Listen on your favorite streaming app.
We all want to live full, healthy lives. But climate change is threatening a growing number of people’s lives and well-being. So we’ve invited a guest on the show to help us see climate change not in tons of carbon dioxide, but as a matter of health.
Prof. Amruta Nori-Sarma is an Assistant Professor in the Environmental Health Department at Boston University School of Public Health. She studies the relationship between environmental exposures associated with climate change and health outcomes in vulnerable communities. Her current research aims to understand the impacts of interrelated extreme weather events on mental health across the US utilizing large claims datasets.
LHF: Hello, and welcome to Today I Learned: Climate. I’m Laur Hesse Fisher of the MIT Environmental Solutions Initiative.
Today, we’ve invited a guest on the show to help us see climate change not in tons of carbon dioxide, but as a matter of health.
ANS: My name is Amruta Nori-Sarma, and I'm currently an assistant professor in environmental health at the Boston University School of Public Health.
So the meaning of public health is the health of the population as a whole. And my research primarily focuses on the impacts of extreme weather associated with climate change on health outcomes, and in particular, health outcomes among vulnerable populations.
LHF: Prof. Nori-Sarma’s field of research is a growing one. As people around the world are being exposed to rising temperatures and rising seas, food instability, and wildfire smoke—public health officials are among those preparing and responding.
ANS: Climate change is inherently a part of every single public health issue and crisis that we are and will continue to face in the coming decades. Like if you list any public health issue, I will provide you how that links back to climate change and how it's important for everyone to be thinking about in public health.
LHF: And vice versa: all the impacts of climate change can be thought about in terms of how they affect human health.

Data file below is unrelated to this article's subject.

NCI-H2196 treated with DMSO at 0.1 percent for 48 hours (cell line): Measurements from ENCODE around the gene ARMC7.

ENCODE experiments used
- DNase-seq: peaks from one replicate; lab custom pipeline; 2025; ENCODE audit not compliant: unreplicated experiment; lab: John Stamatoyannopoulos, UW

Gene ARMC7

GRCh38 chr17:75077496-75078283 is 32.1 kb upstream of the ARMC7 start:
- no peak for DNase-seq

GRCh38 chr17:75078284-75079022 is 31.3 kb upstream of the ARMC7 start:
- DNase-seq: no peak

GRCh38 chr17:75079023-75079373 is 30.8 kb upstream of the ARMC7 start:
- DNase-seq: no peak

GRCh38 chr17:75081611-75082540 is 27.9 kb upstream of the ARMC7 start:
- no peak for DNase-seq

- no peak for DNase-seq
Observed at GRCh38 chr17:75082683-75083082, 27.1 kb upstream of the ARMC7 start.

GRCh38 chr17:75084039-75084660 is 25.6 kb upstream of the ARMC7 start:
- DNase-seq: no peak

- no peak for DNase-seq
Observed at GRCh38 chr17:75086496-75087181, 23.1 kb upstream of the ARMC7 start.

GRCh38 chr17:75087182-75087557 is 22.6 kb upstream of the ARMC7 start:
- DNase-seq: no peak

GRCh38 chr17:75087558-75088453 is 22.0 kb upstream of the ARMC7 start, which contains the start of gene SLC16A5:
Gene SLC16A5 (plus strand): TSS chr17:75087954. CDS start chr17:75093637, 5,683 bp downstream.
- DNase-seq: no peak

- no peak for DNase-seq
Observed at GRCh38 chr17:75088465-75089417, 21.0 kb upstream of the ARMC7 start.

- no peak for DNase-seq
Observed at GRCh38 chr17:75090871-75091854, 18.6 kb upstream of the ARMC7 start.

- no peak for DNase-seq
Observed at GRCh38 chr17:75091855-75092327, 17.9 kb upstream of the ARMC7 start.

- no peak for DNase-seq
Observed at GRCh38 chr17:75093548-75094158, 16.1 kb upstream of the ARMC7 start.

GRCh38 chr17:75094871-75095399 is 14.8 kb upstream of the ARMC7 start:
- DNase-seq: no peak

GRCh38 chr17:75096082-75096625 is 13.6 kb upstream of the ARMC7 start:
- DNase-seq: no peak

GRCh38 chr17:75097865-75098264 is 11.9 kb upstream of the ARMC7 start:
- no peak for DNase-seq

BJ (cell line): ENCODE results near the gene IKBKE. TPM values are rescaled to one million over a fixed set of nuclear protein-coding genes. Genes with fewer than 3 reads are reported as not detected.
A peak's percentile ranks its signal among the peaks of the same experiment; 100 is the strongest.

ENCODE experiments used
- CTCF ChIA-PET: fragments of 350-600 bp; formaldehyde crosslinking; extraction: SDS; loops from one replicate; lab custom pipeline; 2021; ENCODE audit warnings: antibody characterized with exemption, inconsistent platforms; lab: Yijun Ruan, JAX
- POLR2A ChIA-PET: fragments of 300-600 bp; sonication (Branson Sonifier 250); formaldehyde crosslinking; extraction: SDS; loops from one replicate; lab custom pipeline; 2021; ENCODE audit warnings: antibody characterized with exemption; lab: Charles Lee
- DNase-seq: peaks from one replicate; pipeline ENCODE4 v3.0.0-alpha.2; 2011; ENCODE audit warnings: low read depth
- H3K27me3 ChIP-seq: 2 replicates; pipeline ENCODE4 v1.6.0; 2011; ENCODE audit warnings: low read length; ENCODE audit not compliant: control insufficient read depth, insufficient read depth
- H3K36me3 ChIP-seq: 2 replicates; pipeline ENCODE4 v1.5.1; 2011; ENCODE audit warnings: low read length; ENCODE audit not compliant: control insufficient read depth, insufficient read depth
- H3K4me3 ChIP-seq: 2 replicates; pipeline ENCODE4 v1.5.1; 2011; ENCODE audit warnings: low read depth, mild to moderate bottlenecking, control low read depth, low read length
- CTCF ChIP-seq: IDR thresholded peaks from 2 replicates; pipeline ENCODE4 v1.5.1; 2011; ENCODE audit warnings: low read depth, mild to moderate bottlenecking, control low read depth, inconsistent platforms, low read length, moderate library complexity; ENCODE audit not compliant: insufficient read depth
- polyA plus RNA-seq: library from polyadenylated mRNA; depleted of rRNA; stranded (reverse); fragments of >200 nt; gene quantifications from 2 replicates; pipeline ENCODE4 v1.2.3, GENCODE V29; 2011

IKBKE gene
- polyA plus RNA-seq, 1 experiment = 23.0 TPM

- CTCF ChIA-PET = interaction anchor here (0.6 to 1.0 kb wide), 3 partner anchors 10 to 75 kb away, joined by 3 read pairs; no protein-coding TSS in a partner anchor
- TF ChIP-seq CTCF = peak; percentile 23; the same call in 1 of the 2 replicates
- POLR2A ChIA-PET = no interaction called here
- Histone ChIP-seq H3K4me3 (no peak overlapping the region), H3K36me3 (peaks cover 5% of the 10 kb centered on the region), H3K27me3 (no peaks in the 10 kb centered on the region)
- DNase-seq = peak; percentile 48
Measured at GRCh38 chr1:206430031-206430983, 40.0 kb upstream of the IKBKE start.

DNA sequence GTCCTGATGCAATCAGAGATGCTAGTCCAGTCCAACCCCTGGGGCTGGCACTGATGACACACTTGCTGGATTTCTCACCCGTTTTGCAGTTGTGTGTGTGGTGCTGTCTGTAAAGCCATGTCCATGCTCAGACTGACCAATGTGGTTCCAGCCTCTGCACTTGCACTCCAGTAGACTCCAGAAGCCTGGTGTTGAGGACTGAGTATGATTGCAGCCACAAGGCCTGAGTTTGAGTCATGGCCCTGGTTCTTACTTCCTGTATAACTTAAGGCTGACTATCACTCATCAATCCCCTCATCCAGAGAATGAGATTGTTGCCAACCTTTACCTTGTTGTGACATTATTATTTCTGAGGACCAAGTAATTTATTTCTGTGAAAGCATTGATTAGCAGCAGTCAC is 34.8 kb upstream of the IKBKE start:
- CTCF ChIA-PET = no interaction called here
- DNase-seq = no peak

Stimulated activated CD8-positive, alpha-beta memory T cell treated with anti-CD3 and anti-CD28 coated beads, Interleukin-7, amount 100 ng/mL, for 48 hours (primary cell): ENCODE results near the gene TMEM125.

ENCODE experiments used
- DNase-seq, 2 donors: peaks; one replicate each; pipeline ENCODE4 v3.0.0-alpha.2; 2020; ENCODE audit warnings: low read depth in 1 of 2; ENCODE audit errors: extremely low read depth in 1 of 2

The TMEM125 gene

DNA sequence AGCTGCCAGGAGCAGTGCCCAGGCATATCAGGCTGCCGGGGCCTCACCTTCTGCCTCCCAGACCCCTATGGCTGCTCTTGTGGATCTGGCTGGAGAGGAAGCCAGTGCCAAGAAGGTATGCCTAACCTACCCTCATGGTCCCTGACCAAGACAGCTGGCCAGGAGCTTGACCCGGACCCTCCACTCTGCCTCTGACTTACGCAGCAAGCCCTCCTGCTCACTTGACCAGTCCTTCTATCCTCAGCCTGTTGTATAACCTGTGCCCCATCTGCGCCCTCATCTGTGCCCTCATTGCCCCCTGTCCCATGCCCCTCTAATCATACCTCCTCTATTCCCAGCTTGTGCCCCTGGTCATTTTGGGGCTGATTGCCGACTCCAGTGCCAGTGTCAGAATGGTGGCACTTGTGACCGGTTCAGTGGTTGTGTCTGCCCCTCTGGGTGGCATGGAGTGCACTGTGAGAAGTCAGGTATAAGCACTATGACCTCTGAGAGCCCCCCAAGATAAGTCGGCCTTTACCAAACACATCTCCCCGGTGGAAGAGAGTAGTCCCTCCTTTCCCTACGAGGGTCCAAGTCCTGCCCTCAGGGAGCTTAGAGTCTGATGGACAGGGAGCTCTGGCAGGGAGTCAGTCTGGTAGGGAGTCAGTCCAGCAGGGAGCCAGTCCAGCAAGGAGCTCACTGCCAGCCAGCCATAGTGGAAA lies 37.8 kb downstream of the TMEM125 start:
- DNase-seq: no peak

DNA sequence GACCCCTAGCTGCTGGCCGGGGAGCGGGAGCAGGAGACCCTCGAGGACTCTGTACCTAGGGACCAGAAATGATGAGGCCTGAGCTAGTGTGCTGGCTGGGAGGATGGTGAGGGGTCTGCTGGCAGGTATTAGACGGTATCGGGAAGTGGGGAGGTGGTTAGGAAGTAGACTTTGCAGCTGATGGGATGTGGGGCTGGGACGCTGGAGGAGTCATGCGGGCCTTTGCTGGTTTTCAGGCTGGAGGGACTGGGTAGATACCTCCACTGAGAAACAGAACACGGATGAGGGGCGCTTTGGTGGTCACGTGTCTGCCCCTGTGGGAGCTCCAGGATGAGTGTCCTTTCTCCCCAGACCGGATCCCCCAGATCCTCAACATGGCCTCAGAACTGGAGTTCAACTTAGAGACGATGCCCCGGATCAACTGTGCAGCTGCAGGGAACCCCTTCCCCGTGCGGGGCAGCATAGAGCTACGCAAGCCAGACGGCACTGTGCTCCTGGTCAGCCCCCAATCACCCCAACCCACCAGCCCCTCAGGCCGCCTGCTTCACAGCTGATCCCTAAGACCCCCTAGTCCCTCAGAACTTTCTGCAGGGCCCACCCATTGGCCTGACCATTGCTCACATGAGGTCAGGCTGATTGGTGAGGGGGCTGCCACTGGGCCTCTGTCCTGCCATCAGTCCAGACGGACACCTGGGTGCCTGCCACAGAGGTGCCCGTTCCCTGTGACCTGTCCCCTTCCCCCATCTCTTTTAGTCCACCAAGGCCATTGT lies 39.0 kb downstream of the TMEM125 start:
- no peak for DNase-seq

ANS: We're interested in drought, which may have important physical and also mental health impacts. We're also interested in flooding, so inland flooding may be associated with higher rates of gastrointestinal illness, for example, as waterborne diseases propagate. We’re also interested in wildfires. And the physical health impacts of wildfire smoke are relatively well outlined, including things like cardiovascular disease and respiratory illness.
LHF: But we’re not here today to lecture you with a long list of disasters. Instead, we want to understand how the field of public health thinks through these growing challenges, so we can put ourselves in a better position to respond. So let’s take a journey through how public health officials think about climate change by zeroing in on one type of natural disaster that is intensified by climate change. It’s Prof. Nori-Sarma’s main research focus: heatwaves.
ANS: Heatwaves are an excellent example of the impacts of climate exposures on health because everybody, as the climate changes, will start to experience higher temperatures in the summertime. And we know that those heatwave periods will not only become more intense, they will happen more often, and they will also be longer in duration.
LHF: This is very much happening already, all over the world. For example, in the summer of 2023, the American southwest suffered a heatwave that NASA called “unprecedented.” In Phoenix, Arizona, it was over 110 F for 31 straight days—almost two weeks longer than the previous record.
So what happens when people have to live through these extremes?
ANS: The first people who get ill because of extreme heat are the people who have underlying health conditions that may be exacerbated by the heat exposure, like renal insufficiency, cardiovascular disease, et cetera. So they just tend to become sick a few days earlier.
LHF: This is really important for hospitals to prepare for. A heat wave can cause a sudden rush to the ER, as people with pre-existing conditions all start needing emergency care at the same time.
ANS: And then as the heat wave continues to occur, who are the people who are just really getting impacted by the extreme heat exposure that otherwise would've been perfectly healthy? For example, from heat stress, heat stroke, heat strain.
LHF: And if extreme heat is new to your area, healthcare staff might need new training.